My main areas of interest is algebraic combinatorics. In the past I've also worked in algorithms, bioinformatics, group theory in physics, and combinatorial design theory.
My research supports the creation, discovery, and application of new results in combinatorics and algorithms. Combinatorics and algorithms work hand in hand to increase understanding of various objects in computer science--networks, data structures, and permutations. Combinatorics provides the structure and framework necessary for these objects as well as the means of analyzing the structure. Algorithms provide the means of manipulating these objects. Combinatorics supplies a unique way of looking at the world; algorithms supply a unique way of interacting with the world. Together they allow fundamental insights and establish essential connections.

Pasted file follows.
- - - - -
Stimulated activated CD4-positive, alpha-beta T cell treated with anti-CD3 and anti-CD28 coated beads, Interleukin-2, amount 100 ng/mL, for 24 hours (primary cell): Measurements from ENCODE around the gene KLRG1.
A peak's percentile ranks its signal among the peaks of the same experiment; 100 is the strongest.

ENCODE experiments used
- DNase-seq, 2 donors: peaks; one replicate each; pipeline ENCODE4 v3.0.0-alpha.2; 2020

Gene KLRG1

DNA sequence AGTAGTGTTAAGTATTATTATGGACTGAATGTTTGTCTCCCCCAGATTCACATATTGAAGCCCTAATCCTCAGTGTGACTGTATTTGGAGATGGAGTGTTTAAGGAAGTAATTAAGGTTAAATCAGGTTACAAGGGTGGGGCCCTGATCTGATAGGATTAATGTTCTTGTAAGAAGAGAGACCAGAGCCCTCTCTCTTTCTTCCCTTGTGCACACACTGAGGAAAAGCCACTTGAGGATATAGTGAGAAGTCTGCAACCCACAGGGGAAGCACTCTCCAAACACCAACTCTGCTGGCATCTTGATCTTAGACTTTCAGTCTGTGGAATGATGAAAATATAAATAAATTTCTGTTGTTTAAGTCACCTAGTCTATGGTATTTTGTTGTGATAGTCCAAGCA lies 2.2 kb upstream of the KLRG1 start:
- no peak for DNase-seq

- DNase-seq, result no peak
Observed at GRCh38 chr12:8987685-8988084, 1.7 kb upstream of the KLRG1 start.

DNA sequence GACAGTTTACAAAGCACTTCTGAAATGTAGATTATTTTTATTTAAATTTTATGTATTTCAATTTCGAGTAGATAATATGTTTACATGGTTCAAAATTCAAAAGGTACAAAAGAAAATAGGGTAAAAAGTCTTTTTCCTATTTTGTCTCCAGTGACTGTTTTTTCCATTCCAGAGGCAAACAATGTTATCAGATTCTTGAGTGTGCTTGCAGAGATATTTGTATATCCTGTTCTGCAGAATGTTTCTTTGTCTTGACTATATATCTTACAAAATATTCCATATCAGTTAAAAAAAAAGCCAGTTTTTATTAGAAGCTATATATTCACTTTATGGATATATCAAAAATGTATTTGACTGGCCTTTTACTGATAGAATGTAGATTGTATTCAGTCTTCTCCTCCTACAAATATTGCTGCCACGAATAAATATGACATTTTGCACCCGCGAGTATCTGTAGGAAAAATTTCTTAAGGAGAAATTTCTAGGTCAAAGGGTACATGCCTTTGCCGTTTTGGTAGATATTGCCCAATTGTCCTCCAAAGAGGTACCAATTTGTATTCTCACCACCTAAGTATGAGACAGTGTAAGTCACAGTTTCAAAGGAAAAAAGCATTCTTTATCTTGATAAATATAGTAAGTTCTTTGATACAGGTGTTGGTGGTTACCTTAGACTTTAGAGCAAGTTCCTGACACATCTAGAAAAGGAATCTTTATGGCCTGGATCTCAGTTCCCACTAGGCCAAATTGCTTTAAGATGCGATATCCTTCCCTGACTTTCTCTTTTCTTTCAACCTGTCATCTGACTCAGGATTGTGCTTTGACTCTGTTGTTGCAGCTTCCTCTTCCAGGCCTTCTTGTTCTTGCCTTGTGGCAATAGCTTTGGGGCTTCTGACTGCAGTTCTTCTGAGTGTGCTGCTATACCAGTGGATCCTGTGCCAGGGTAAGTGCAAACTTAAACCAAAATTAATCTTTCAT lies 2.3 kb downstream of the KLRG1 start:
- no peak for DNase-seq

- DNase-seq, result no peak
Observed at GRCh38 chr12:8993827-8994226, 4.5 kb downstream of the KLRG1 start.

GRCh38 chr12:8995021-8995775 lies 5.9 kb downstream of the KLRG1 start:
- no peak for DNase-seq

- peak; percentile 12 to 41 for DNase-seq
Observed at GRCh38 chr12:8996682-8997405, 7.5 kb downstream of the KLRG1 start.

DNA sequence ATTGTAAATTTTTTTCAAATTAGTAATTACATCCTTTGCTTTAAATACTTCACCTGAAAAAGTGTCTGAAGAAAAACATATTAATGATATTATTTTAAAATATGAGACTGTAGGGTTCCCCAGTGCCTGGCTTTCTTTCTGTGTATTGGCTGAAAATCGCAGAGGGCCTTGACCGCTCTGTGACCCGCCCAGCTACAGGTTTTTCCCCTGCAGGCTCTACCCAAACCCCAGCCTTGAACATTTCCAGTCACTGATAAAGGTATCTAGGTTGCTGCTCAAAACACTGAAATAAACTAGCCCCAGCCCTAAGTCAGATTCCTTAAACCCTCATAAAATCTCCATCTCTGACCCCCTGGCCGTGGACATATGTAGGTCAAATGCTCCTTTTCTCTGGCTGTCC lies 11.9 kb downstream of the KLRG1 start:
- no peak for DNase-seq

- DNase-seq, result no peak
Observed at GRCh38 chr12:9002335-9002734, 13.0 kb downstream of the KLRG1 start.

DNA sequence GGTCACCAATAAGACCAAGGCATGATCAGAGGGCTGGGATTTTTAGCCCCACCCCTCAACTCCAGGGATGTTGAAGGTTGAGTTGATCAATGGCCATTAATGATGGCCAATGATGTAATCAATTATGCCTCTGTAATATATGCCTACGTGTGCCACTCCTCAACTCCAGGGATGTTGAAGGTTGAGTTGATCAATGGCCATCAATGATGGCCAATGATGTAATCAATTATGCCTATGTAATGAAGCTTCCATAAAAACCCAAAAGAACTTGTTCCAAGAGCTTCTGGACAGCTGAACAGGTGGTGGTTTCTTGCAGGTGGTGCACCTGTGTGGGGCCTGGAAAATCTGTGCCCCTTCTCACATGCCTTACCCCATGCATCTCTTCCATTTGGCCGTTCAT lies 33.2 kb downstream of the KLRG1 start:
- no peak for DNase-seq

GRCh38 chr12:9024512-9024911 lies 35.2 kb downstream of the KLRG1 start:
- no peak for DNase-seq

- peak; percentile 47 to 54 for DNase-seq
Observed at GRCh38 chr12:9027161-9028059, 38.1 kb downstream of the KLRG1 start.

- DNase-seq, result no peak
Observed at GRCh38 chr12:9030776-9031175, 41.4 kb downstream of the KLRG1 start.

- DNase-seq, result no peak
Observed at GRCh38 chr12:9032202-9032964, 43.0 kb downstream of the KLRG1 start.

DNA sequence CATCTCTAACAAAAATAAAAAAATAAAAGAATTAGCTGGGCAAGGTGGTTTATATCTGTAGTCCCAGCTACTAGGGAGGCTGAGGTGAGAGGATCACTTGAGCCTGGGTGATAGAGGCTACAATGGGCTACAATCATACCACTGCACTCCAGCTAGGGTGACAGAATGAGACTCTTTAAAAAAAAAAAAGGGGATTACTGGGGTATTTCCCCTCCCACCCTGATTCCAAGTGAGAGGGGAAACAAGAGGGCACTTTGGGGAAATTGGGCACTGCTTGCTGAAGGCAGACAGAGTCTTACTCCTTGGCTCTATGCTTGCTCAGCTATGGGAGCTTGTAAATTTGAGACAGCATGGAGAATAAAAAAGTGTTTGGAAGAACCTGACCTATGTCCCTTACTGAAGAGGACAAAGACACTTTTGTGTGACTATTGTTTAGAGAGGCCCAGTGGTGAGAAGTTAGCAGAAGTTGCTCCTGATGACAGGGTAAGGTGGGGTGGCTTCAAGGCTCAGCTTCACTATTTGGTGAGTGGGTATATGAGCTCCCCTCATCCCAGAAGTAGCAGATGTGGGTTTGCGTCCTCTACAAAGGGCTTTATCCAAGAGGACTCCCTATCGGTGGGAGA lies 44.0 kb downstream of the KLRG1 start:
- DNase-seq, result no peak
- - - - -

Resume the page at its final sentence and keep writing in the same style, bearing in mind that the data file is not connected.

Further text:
Algebraic combinatorics uses the power of combinatorics to break open difficult problems in algebra. Sometimes these problems have no algebraic proof; sometimes they have an algebraic proof but the combinatorial proof provides more insight to the structure of the objects and the problem. One of the essential techniques in algebraic combinatorics is the bijective proof. This is a proof that provides a one-to-one mapping from one combinatorial object to another, thus revealing deep structural connections between them. The main thread running through this particular research is the concept of combinatorial statistics. A combinatorial statistic is a parameter or attribute associated to a combinatorial object, e.g. length, number of descents, number of -1's, etc, and the study of combinatorial statistics reveals much about the special structure of the associated objects.